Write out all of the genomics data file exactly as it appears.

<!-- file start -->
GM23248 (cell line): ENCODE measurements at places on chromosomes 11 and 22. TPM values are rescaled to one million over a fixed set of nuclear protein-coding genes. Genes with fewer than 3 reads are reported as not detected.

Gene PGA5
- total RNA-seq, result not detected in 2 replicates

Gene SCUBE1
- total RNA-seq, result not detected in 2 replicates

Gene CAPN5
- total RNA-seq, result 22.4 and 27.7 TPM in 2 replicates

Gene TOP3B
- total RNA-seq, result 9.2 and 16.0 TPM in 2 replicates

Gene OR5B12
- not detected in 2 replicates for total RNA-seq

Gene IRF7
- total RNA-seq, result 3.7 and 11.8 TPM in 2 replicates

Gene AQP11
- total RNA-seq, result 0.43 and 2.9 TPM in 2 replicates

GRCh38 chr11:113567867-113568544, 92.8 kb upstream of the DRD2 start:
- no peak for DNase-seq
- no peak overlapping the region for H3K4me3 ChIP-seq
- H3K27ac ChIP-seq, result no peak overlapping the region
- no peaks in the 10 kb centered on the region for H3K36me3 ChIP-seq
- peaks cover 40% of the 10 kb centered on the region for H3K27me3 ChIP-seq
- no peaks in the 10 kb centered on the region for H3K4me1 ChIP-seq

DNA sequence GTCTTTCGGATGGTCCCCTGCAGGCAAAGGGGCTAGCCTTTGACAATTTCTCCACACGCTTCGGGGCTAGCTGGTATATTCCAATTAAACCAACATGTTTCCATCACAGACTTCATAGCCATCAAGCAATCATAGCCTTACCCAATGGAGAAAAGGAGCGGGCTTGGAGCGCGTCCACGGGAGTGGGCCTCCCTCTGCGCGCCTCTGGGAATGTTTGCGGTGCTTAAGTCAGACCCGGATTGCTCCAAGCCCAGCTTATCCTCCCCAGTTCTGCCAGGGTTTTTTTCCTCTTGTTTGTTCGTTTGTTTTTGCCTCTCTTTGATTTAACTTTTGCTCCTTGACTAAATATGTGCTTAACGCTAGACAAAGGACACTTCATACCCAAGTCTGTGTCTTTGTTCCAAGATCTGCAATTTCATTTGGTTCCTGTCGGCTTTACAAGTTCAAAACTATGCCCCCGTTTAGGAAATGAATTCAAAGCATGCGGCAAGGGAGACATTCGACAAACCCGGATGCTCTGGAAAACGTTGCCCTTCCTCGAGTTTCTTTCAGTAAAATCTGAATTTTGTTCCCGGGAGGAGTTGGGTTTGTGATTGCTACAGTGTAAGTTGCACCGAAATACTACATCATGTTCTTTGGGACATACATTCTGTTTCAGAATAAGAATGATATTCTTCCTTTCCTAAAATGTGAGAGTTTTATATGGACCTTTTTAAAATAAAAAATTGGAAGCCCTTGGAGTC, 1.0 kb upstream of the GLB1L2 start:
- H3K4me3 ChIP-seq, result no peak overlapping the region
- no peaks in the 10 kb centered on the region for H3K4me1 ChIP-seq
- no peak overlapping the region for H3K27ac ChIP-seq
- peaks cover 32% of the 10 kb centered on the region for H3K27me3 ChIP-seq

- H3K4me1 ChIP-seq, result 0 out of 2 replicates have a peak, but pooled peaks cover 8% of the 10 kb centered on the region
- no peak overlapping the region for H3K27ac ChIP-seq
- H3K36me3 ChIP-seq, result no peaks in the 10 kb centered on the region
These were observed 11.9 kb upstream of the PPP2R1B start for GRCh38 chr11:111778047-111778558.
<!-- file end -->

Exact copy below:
GM23248 (cell line): ENCODE measurements at places on chromosomes 11 and 22. TPM values are rescaled to one million over a fixed set of nuclear protein-coding genes. Genes with fewer than 3 reads are reported as not detected.

Gene PGA5
- total RNA-seq, result not detected in 2 replicates

Gene SCUBE1
- total RNA-seq, result not detected in 2 replicates

Gene CAPN5
- total RNA-seq, result 22.4 and 27.7 TPM in 2 replicates

Gene TOP3B
- total RNA-seq, result 9.2 and 16.0 TPM in 2 replicates

Gene OR5B12
- not detected in 2 replicates for total RNA-seq

Gene IRF7
- total RNA-seq, result 3.7 and 11.8 TPM in 2 replicates

Gene AQP11
- total RNA-seq, result 0.43 and 2.9 TPM in 2 replicates

GRCh38 chr11:113567867-113568544, 92.8 kb upstream of the DRD2 start:
- no peak for DNase-seq
- no peak overlapping the region for H3K4me3 ChIP-seq
- H3K27ac ChIP-seq, result no peak overlapping the region
- no peaks in the 10 kb centered on the region for H3K36me3 ChIP-seq
- peaks cover 40% of the 10 kb centered on the region for H3K27me3 ChIP-seq
- no peaks in the 10 kb centered on the region for H3K4me1 ChIP-seq

DNA sequence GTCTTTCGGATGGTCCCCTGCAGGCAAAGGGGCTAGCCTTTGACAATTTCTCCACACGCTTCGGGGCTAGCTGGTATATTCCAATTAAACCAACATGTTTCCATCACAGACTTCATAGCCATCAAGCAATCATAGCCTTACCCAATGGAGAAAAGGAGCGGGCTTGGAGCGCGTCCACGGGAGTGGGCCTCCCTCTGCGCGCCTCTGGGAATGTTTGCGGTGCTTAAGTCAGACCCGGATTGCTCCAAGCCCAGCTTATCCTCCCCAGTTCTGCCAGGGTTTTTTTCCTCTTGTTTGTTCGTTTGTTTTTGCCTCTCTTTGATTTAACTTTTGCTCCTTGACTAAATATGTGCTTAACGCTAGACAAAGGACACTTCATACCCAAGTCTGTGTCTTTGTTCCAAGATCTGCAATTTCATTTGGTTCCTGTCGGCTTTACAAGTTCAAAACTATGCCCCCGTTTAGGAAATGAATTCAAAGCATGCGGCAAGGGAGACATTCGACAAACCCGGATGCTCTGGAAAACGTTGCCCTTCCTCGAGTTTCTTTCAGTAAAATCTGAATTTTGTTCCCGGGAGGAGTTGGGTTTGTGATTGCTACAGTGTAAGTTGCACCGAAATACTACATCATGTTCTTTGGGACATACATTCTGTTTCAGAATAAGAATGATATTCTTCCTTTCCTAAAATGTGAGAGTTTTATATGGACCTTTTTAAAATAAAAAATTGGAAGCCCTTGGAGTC, 1.0 kb upstream of the GLB1L2 start:
- H3K4me3 ChIP-seq, result no peak overlapping the region
- no peaks in the 10 kb centered on the region for H3K4me1 ChIP-seq
- no peak overlapping the region for H3K27ac ChIP-seq
- peaks cover 32% of the 10 kb centered on the region for H3K27me3 ChIP-seq

- H3K4me1 ChIP-seq, result 0 out of 2 replicates have a peak, but pooled peaks cover 8% of the 10 kb centered on the region
- no peak overlapping the region for H3K27ac ChIP-seq
- H3K36me3 ChIP-seq, result no peaks in the 10 kb centered on the region
These were observed 11.9 kb upstream of the PPP2R1B start for GRCh38 chr11:111778047-111778558.